India has an estimated one million transgender women or hijras. While the hijra communities here have a recorded history that goes back more than 4,000 years, harassment and discrimination are part and parcel of their everyday lives. The Supreme Court ruling last week is no minor victory, thus.
The apex court in its verdict sanctioned the third gender as a category, and asked the Centre to treat them as socially and economically backward. This judgment, if implemented properly could open up a range of opportunities for the community.
I met many hijras during my stint in Mumbai in 2014. Talking to them made me aware of just how emotionally and physically difficult and dangerous their lives can be. The hijras I spoke to explained how complicated it is for them to apply for official papers or jobs because their gender wasn’t recognised then. I spoke at length to Puja, who is an energetic and talkative hijra guru involved in the sex trade, and she told me that on an average she is raped at least 10 times every month. The graceful, Urmi, a transgender representative with The Humsafar Trust, a non-profit organisation that works with the LGBT communities in Mumbai, says, “Recognition of transgender as a third gender is not just a social or medical issue, it is a human rights issue.”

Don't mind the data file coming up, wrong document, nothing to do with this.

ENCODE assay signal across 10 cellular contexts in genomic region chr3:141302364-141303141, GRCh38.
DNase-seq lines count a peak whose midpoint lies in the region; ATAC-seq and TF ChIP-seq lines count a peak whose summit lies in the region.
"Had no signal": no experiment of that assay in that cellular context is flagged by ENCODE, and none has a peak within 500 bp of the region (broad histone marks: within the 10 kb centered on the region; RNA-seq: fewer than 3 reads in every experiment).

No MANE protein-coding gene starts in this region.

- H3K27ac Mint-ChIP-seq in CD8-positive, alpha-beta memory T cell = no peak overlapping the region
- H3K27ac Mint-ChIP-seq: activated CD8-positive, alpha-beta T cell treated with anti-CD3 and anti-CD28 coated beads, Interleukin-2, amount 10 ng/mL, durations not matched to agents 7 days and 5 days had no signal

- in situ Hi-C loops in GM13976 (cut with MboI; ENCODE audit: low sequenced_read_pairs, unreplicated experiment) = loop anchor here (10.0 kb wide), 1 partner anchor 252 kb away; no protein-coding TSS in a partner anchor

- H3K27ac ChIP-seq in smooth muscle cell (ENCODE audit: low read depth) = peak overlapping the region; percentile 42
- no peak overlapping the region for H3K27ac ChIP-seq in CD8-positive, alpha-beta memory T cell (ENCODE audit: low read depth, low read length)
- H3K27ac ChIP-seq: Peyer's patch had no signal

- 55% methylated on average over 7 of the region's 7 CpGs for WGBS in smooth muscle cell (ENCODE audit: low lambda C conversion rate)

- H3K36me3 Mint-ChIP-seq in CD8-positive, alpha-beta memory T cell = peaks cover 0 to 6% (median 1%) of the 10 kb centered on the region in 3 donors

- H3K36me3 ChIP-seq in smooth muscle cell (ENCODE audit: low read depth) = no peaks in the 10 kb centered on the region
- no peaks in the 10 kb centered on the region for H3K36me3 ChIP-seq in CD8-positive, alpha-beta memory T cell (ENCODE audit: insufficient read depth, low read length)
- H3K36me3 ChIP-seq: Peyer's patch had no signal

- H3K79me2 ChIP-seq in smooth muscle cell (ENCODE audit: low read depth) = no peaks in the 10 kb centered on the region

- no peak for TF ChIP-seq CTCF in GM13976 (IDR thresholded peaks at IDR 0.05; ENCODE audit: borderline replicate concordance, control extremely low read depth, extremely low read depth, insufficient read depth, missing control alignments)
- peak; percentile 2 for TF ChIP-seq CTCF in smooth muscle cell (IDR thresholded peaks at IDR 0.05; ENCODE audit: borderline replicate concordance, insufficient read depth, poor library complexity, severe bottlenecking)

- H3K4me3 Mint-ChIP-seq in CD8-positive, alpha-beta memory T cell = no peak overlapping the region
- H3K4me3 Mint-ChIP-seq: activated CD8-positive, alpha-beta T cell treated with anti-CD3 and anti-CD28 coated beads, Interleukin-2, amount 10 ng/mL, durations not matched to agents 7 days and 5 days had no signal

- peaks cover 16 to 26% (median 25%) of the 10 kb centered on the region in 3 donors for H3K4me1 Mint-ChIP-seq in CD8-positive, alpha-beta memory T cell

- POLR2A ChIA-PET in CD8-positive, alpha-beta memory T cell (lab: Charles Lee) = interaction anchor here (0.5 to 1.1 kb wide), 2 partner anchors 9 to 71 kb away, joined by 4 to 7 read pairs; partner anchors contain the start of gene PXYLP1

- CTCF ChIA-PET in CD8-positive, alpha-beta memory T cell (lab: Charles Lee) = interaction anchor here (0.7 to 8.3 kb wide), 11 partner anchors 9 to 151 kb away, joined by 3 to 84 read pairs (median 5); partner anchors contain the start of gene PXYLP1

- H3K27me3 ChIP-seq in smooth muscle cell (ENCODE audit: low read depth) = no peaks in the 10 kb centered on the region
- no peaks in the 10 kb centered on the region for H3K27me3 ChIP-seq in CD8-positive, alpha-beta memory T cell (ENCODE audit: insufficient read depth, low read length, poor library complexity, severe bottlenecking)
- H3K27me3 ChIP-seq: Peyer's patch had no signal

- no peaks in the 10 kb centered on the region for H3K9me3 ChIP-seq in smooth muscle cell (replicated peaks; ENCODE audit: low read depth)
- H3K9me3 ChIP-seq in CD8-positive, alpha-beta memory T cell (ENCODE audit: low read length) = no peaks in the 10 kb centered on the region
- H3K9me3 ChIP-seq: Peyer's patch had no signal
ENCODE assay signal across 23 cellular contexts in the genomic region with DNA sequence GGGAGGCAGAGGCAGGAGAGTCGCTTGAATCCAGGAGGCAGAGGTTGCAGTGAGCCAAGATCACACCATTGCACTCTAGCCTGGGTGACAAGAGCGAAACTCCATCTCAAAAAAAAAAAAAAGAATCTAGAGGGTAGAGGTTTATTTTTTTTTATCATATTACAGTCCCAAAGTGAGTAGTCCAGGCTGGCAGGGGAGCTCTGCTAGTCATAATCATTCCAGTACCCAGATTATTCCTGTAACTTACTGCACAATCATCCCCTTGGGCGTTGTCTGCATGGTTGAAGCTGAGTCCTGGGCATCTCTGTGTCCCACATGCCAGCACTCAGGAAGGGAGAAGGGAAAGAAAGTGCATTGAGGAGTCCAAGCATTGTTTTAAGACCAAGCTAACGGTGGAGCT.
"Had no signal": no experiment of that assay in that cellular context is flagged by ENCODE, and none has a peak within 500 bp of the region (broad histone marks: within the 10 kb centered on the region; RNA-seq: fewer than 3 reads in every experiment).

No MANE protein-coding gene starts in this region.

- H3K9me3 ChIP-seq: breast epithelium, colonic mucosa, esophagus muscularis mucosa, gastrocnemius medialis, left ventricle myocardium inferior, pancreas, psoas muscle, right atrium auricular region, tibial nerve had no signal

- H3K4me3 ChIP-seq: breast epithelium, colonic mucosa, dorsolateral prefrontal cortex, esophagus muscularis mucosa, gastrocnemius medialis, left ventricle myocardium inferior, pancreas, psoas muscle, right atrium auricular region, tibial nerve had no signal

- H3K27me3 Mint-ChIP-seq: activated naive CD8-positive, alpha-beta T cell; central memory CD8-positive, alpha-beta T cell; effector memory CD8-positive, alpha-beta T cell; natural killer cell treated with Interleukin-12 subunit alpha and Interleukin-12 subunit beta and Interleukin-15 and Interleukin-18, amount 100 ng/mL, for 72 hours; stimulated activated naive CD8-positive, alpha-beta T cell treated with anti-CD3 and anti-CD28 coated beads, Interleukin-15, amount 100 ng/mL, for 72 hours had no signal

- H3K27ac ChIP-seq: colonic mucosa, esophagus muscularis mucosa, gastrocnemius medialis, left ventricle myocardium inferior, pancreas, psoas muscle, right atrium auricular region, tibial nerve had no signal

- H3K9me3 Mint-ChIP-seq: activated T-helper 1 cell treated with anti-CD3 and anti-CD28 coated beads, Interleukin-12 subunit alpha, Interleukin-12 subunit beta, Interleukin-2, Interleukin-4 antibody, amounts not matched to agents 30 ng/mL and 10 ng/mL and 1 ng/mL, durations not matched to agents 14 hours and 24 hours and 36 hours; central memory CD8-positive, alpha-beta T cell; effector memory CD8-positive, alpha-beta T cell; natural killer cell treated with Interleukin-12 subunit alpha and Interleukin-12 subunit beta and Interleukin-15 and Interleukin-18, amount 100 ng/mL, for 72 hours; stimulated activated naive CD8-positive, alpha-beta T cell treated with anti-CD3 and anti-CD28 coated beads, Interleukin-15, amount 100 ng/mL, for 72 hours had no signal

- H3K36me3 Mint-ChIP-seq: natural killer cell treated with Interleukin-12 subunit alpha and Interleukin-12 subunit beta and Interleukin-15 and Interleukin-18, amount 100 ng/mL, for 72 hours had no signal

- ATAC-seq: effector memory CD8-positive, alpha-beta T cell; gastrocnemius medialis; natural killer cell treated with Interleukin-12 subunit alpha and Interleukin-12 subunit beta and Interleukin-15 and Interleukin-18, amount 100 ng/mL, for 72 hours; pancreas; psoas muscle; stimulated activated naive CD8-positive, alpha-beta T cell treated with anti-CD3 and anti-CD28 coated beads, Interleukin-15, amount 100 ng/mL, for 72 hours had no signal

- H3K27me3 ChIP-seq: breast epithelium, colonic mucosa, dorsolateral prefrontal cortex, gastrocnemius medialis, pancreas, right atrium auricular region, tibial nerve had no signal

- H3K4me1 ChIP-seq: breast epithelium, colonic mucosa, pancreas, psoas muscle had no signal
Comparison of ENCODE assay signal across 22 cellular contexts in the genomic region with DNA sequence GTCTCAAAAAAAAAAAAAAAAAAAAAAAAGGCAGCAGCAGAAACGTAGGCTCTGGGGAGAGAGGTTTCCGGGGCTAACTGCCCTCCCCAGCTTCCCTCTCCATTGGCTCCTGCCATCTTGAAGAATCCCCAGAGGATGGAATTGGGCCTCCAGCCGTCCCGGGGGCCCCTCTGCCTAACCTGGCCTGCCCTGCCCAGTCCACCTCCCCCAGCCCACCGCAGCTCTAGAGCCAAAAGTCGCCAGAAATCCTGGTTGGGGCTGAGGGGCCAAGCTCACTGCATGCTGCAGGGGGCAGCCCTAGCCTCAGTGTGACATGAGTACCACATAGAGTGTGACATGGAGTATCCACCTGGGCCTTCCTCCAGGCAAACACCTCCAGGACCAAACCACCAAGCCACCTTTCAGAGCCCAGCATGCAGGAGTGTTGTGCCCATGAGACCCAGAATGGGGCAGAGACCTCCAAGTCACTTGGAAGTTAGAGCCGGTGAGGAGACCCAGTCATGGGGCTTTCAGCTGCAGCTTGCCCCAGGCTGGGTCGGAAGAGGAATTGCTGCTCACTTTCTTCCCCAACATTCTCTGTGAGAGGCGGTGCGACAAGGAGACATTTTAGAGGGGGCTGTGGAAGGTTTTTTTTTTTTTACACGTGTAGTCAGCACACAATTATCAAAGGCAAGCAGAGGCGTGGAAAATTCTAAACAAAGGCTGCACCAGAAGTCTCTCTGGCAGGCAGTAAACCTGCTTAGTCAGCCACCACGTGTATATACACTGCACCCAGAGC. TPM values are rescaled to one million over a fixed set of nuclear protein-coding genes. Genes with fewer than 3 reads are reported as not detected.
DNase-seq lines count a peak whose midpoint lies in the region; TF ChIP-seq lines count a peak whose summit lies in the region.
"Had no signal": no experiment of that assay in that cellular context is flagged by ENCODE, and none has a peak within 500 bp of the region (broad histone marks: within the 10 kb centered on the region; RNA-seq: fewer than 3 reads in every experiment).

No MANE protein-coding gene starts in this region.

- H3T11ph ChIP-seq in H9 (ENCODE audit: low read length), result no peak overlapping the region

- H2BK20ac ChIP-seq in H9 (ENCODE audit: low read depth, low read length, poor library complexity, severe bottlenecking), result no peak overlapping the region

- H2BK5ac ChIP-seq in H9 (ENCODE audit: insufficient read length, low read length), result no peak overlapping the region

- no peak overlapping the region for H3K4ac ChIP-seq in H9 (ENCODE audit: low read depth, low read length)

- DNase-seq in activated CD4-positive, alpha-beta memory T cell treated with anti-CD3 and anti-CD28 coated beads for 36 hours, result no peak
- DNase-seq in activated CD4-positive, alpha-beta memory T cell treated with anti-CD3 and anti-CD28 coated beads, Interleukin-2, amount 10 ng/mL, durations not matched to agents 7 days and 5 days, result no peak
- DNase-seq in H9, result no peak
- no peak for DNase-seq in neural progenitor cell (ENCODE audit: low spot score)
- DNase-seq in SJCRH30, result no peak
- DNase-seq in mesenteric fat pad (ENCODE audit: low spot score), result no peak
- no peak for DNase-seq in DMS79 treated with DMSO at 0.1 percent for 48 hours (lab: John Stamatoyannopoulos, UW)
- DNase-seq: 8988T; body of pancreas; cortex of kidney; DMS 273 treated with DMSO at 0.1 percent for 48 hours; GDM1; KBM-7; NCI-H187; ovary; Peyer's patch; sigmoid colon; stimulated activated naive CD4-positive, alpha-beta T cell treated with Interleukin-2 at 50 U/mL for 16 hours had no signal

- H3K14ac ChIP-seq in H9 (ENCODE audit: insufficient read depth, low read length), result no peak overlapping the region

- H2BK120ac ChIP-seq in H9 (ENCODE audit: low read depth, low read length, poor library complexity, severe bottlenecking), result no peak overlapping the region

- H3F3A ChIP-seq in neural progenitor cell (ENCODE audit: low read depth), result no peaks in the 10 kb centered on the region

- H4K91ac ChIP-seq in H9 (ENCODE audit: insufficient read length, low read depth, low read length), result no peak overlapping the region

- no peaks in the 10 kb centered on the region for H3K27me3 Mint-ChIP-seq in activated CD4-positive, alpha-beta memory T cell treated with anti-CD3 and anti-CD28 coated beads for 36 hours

Whether it is implemented well or not, whether it changes a nation’s worldview or not, this directive is certainly a good start.
(Alison McCauley is a Geneva-based documentary photographer)